M20 – Trifid Nebula
The Trifid nebula is a colorful combination of nebulae types that unite to create a celestial work of art. This object is a true deep sky favorite of mine, and worthy of extra attention through any telescope. The version below was taken at the 2017 Cherry Springs Star Party using my primary deep sky astrophotography setup.
In June 2018, I captured the Trifid Nebula once more, this time using an Explore Scientific ED140 refractor. The photo was captured under the dark skies of Cherry Springs, with increased resolution and detail due to the larger aperture of the telescope. You can have a look at the equipment I used for the photo below in the following video:
The camera used was a ZWO ASI294MC-Pro One-Shot-Color cooler CMOS astronomy camera.
An earlier version of the Trifid Nebula was the subject of an astrophotography video on my YouTube channel in August 2016. This version used a similar deep sky imaging setup, but with an older Canon Rebel Xsi camera.
For a behind-the-scenes look at how I shot this nebula from my backyard, please watch the video below:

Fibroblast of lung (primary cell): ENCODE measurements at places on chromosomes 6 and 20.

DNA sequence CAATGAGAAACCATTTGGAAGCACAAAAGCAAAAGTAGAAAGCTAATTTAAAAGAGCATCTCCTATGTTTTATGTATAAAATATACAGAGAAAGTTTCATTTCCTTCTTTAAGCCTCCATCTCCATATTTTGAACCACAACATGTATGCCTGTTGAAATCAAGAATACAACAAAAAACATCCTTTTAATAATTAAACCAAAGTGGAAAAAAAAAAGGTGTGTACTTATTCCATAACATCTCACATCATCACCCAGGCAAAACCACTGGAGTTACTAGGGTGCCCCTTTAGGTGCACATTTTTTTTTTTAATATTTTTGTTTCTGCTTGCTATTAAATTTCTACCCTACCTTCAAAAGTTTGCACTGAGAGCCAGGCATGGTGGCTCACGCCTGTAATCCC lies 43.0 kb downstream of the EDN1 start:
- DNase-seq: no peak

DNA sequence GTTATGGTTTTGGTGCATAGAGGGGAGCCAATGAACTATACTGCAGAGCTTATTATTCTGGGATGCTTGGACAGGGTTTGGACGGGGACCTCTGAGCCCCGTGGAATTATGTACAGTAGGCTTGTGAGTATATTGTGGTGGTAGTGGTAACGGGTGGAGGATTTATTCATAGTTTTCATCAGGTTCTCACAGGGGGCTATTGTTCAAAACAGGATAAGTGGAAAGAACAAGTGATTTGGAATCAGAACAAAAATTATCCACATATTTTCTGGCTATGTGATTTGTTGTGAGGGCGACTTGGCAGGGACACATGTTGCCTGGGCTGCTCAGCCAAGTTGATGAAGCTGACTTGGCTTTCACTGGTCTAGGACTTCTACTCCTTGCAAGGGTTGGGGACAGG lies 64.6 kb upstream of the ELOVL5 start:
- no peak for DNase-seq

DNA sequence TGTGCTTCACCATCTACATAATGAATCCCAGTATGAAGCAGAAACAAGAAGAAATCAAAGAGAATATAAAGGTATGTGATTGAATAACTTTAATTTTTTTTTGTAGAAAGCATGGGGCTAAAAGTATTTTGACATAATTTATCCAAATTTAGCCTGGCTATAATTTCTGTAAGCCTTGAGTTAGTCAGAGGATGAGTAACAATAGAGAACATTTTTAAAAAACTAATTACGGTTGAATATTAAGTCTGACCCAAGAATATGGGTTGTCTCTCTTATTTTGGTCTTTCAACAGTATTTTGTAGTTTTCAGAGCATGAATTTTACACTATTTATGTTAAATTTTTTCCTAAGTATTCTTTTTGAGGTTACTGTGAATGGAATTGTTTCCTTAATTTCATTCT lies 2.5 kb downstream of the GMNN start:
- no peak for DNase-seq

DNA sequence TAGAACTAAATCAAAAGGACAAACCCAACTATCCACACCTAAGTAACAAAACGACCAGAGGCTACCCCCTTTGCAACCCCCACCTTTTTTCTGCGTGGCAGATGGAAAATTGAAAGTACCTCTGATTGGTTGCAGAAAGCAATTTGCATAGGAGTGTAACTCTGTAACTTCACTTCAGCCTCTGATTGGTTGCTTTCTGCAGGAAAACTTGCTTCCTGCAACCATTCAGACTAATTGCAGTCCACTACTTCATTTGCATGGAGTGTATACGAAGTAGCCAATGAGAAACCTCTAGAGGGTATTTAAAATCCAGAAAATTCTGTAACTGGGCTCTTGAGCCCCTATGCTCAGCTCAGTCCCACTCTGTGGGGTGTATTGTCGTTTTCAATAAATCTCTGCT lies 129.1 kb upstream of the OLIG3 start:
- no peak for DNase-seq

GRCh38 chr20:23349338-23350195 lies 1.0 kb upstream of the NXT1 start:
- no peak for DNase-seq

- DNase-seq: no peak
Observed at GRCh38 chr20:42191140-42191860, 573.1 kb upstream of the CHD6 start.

A stunning sight through a telescope
The Trifid Nebula is a fan favorite among amateur astronomers
The Trifid Nebula is also classified as NGC 6514 in the New General Catalogue. This colorful nebula is an H II region located in the busy constellation, Sagittarius. It’s “Trifid” name means ‘divided into three lobes’. This deep-sky object is a unique combination of an open star cluster; an emission nebula, a reflection nebula and a dark nebula! The prominent ‘gaps’ within the emission nebula are responsible for the “trifid” appearance.
How to find the Trifid Nebula
Through a telescope, the Trifid Nebula appears as a bright and peculiar object, and is a favorite of many amateur astronomers! To find it, you will need to point your binoculars or telescope towards the Teapot asterism in the constellation Sagittarius. The shape of the celestial teapot is a recognized star pattern, but not an official constellation. The teapot shape should become obvious to your eyes if our sky is dark enough!
From mid-northern latitudes, the Teapot lies due south, and is highest in the sky around midnight by early July. Because Sagittarius doesn’t rise very high in our Northern sky, you may have to deal with trees or other obstructions that are blocking your view. You’ll want to get somewhere with a low horizon facing South if possible.
Star-hopping from the Teapot
As seen in the star chart above, you can use the stars on the right-hand side of the Teapot asterism to star-hop over to the Trifid Nebula. It may help if you draw an imaginary line form the bottom star in the spout, through the middle of the two stars above it. You will likely notice the bright nebula known as M8 – The Lagoon Nebula first, but the Trifid is just above it. Needless to say, this portion of the Milky Way is an absolute pleasure to view through binoculars or a small telescope.
Here is a photo I snapped from my backyard in August 2015: